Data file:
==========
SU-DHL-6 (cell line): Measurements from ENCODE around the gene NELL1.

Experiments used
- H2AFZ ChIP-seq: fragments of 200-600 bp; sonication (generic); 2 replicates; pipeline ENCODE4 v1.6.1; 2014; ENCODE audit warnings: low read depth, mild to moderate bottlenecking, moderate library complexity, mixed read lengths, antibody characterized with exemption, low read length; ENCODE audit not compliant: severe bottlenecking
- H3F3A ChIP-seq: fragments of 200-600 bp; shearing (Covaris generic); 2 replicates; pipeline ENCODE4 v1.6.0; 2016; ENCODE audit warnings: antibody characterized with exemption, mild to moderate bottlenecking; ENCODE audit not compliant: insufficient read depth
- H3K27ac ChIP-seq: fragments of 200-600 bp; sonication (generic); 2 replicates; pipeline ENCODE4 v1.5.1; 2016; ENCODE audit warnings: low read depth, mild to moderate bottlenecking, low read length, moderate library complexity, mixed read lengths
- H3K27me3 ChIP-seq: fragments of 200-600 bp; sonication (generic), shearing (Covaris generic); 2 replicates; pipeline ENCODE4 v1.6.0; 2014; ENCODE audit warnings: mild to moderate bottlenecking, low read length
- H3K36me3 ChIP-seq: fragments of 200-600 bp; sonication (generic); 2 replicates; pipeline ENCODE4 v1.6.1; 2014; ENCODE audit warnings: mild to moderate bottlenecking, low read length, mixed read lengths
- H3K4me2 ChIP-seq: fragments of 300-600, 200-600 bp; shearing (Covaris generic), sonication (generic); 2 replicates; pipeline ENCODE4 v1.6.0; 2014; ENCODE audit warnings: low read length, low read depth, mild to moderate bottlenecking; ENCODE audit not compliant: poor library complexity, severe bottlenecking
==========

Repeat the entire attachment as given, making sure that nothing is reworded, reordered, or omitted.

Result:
SU-DHL-6 (cell line): Measurements from ENCODE around the gene NELL1.

Experiments used
- H2AFZ ChIP-seq: fragments of 200-600 bp; sonication (generic); 2 replicates; pipeline ENCODE4 v1.6.1; 2014; ENCODE audit warnings: low read depth, mild to moderate bottlenecking, moderate library complexity, mixed read lengths, antibody characterized with exemption, low read length; ENCODE audit not compliant: severe bottlenecking
- H3F3A ChIP-seq: fragments of 200-600 bp; shearing (Covaris generic); 2 replicates; pipeline ENCODE4 v1.6.0; 2016; ENCODE audit warnings: antibody characterized with exemption, mild to moderate bottlenecking; ENCODE audit not compliant: insufficient read depth
- H3K27ac ChIP-seq: fragments of 200-600 bp; sonication (generic); 2 replicates; pipeline ENCODE4 v1.5.1; 2016; ENCODE audit warnings: low read depth, mild to moderate bottlenecking, low read length, moderate library complexity, mixed read lengths
- H3K27me3 ChIP-seq: fragments of 200-600 bp; sonication (generic), shearing (Covaris generic); 2 replicates; pipeline ENCODE4 v1.6.0; 2014; ENCODE audit warnings: mild to moderate bottlenecking, low read length
- H3K36me3 ChIP-seq: fragments of 200-600 bp; sonication (generic); 2 replicates; pipeline ENCODE4 v1.6.1; 2014; ENCODE audit warnings: mild to moderate bottlenecking, low read length, mixed read lengths
- H3K4me2 ChIP-seq: fragments of 300-600, 200-600 bp; shearing (Covaris generic), sonication (generic); 2 replicates; pipeline ENCODE4 v1.6.0; 2014; ENCODE audit warnings: low read length, low read depth, mild to moderate bottlenecking; ENCODE audit not compliant: poor library complexity, severe bottlenecking